Coalition Calls for Federal Investigation into Impacts on Communities of Color of OneWest Bank Foreclosures


Los Angeles- CA-June 9, 2015—Today, a statewide coalition called on federal regulators to investigate a disproportionately high number of OneWest Bank foreclosures occurring in communities of color in California.The analysis was based on foreclosures processed since April 2009, when the failed IndyMac Bank was purchased by billionaire investors and renamed OneWest Bank.

When the over 35,000 foreclosures OneWest and its subsidiary, Financial Freedom, has conducted in California since April 2009 were compared to US Census data, the resulting maps show a high number of foreclosures in predominantly non-white communities. Sixty-eight percent of the foreclosures are in zip codes where the nonwhite population is 50% or greater. Thirty-five percent of the foreclosures are in zip codes were the non-white population is more than 75% of the total population.

Kevin Stein, associate director of the California Reinvestment Coalition, explains: “We’re calling for an investigation because this analysis raises serious red flags. We’re concerned about the extent of the harm imposed on California communities by OneWest foreclosures, and by the extent to which this harm is concentrated disproportionately in communities of color. OneWest’s mortgage servicing has been widely criticized and these data increase our concerns that bad servicing practices may have had an outsized impact on communities of color. These are issues that need to be carefully investigated by the regulators, especially given OneWest’s proposed merger with CIT Group. Is foreclosure the main way in which OneWest relates to communities of color? And how many more OneWest foreclosures will we see, knowing that an estimated $1.4billion in FDIC loss share payments may still be paid to the bank to cover the costs of future OneWest foreclosures?”

Nelly Boets, a widowed homeowner in Anderson California, who is facing foreclosure by Financial Freedom,a OneWest subsidiary, comments: “It’s disturbing to look at these maps and to see I’m not the only one being foreclosed on. The possibility of losing my home if my husband passed away was never part of the conversation when we got a reverse mortgage, yet that’s what’s happening to me right now.”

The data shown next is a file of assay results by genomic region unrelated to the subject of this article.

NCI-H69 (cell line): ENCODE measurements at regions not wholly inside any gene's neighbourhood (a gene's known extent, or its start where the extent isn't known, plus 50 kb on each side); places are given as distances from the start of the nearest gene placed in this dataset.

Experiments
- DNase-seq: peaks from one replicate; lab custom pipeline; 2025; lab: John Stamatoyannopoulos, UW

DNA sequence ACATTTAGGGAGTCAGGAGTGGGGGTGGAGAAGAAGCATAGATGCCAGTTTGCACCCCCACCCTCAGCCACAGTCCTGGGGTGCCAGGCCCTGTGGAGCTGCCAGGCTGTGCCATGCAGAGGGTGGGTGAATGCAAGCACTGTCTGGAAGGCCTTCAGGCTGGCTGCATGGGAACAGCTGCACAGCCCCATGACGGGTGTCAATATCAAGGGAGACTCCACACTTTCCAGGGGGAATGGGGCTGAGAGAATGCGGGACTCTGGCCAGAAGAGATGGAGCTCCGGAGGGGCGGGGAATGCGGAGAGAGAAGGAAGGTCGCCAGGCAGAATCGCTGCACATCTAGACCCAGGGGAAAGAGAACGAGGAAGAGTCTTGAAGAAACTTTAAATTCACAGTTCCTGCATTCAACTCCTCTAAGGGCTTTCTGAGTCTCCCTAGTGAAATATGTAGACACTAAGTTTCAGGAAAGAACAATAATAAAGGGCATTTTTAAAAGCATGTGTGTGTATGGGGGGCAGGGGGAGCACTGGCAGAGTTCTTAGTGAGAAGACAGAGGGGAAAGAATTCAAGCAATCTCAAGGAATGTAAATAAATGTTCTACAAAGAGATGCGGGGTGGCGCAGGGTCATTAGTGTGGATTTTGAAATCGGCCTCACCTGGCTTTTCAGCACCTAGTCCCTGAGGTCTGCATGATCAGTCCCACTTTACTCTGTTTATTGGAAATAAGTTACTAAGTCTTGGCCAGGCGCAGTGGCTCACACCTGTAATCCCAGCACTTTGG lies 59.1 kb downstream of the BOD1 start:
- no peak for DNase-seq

Sharon Kinlaw, executive director of the Fair Housing Council of San Fernando Valley comments: “After foreclosing on almost 8,000 homes here in LA County, how can OneWest Bank say with a straight face that they’ve been a good community partner or that this merger is going to somehow help our communities? Foreclosing on families meant billions in profits for the billionaire owners of OneWest, but it came at the expense of families who were thrown out of their homes.”

Total Number of California foreclosures completed from April 2009 to April 2015: 36,382

The concentration of foreclosures in communities of color is in addition to other fair lending concerns that advocates have previously raised with regulators about OneWest Bank, including:

1) Problematic mortgage lending record to Asian American Pacific Islander (AAPI) and African Americans:According to HMDA data provided by OneWest, in 2012 and 2013, OneWest originated about 50% fewer home purchase and refinance mortgages than the industry average to Asian-American Pacific Islander borrowers. In2012, 24.2% of all such loans originated by the industry went to AAPI borrowers, but OneWest was at 10.1%. In2013, 23% of all such loans originated by the industry went to AAPI borrowers, but OneWest was at 11%. According to the bank, of the 43 home improvement and home purchase loans originated by OneWest in the Los Angeles MSA in 2012, zero were to African Americans. In 2013, of the 28 home improvement and home purchase loans originated by the bank in the Los Angeles MSA, zero were to African Americans.

2) Sparse branches in low income communities: OneWest bank has only 15% of its branches in low and moderate income communities, which is half the industry average.

3) Foreclosures on widows: OneWest’s reverse mortgage servicing subsidiary, Financial Freedom, has a troubling track record with quickly moving to foreclose on surviving heirs (most often women and seniors) after the death of a borrower. At a February Federal Reserve hearing, surviving spouses and other surviving family members cited multiple problems with Financial Freedom, including that foreclosure alternatives are not shared with heirs, heirs are given mixed messages and inaccurate information, and homeowners and other heirs are notable to speak with a single point of contact as Financial Freedom racks up foreclosure costs.

The mapping was prepared by Urban Strategies Council using US Census and PropertyRadar data. Additional maps are available as JPEGs at
1) Map of all OneWest foreclosures throughout California
2) Map of LA, Ventura, San Bernardino, Orange, and Riverside County foreclosures
3) Chart of top ten California cities and counties for foreclosures by OneWest and Financial Freedom
4) Map of Bay Area foreclosures
5) Map of OneWest branch locations compared to Low to Moderate Income Census Tracts (prepared by the National Community Reinvestment Coalition)